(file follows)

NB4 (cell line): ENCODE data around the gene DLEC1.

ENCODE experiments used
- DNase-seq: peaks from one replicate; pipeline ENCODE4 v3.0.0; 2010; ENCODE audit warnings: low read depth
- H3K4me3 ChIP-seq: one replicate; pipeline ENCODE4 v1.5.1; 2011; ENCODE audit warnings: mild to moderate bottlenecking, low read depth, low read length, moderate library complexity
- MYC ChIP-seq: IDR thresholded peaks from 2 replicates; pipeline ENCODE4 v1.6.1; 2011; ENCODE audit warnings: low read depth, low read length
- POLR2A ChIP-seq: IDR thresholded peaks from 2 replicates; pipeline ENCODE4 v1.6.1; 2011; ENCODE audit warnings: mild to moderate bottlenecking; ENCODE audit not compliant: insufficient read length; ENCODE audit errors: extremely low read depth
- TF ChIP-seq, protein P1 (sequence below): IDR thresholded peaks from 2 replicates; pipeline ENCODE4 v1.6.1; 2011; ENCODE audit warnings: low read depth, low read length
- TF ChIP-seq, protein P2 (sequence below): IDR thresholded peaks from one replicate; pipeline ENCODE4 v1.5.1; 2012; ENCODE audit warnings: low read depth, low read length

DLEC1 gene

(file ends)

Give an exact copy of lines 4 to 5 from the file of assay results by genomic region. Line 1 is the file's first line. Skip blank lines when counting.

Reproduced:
- H3K4me3 ChIP-seq: one replicate; pipeline ENCODE4 v1.5.1; 2011; ENCODE audit warnings: mild to moderate bottlenecking, low read depth, low read length, moderate library complexity
- MYC ChIP-seq: IDR thresholded peaks from 2 replicates; pipeline ENCODE4 v1.6.1; 2011; ENCODE audit warnings: low read depth, low read length